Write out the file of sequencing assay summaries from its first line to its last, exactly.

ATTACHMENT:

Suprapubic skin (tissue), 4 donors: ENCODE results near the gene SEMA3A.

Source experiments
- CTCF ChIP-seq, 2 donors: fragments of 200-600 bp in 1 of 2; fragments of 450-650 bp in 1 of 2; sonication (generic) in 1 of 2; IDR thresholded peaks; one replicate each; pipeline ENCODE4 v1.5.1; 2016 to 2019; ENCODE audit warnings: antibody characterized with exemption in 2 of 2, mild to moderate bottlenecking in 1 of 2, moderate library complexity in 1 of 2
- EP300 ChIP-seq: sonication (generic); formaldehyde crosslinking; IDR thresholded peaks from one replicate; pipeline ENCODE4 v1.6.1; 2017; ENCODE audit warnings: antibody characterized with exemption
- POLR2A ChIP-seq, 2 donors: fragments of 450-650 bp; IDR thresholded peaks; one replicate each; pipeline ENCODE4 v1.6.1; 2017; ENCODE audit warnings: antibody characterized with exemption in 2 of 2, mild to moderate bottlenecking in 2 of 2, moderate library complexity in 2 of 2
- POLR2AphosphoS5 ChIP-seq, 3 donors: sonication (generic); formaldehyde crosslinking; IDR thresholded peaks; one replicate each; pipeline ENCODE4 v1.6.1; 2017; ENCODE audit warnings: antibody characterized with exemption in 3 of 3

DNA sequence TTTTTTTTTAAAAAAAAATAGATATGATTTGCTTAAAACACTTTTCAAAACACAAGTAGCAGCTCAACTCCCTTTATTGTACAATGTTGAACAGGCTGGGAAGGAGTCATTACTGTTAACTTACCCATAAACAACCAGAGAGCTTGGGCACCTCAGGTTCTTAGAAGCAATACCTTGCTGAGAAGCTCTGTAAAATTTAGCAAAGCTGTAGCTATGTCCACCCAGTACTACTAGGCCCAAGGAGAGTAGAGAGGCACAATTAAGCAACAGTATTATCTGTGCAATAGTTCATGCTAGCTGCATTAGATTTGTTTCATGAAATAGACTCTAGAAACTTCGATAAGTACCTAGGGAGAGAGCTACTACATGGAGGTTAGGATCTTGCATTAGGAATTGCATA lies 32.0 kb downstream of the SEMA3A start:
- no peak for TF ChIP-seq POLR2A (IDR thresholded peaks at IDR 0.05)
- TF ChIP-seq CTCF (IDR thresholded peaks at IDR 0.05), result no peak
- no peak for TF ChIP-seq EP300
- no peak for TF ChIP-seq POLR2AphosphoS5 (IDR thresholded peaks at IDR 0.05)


Suprapubic skin (tissue), 4 donors: ENCODE results near the gene SEMA3A.

Source experiments
- CTCF ChIP-seq, 2 donors: fragments of 200-600 bp in 1 of 2; fragments of 450-650 bp in 1 of 2; sonication (generic) in 1 of 2; IDR thresholded peaks; one replicate each; pipeline ENCODE4 v1.5.1; 2016 to 2019; ENCODE audit warnings: antibody characterized with exemption in 2 of 2, mild to moderate bottlenecking in 1 of 2, moderate library complexity in 1 of 2
- EP300 ChIP-seq: sonication (generic); formaldehyde crosslinking; IDR thresholded peaks from one replicate; pipeline ENCODE4 v1.6.1; 2017; ENCODE audit warnings: antibody characterized with exemption
- POLR2A ChIP-seq, 2 donors: fragments of 450-650 bp; IDR thresholded peaks; one replicate each; pipeline ENCODE4 v1.6.1; 2017; ENCODE audit warnings: antibody characterized with exemption in 2 of 2, mild to moderate bottlenecking in 2 of 2, moderate library complexity in 2 of 2
- POLR2AphosphoS5 ChIP-seq, 3 donors: sonication (generic); formaldehyde crosslinking; IDR thresholded peaks; one replicate each; pipeline ENCODE4 v1.6.1; 2017; ENCODE audit warnings: antibody characterized with exemption in 3 of 3

DNA sequence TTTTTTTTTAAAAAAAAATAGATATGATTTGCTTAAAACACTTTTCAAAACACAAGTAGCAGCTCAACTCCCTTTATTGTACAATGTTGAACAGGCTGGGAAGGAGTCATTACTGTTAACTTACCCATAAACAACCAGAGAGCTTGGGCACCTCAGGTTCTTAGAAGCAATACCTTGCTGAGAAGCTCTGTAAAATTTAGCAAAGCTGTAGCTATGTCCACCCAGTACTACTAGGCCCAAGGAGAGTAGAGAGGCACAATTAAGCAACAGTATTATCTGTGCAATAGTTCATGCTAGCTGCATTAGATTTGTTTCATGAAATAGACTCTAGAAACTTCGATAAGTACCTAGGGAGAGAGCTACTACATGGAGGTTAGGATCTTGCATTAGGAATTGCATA lies 32.0 kb downstream of the SEMA3A start:
- no peak for TF ChIP-seq POLR2A (IDR thresholded peaks at IDR 0.05)
- TF ChIP-seq CTCF (IDR thresholded peaks at IDR 0.05), result no peak
- no peak for TF ChIP-seq EP300
- no peak for TF ChIP-seq POLR2AphosphoS5 (IDR thresholded peaks at IDR 0.05)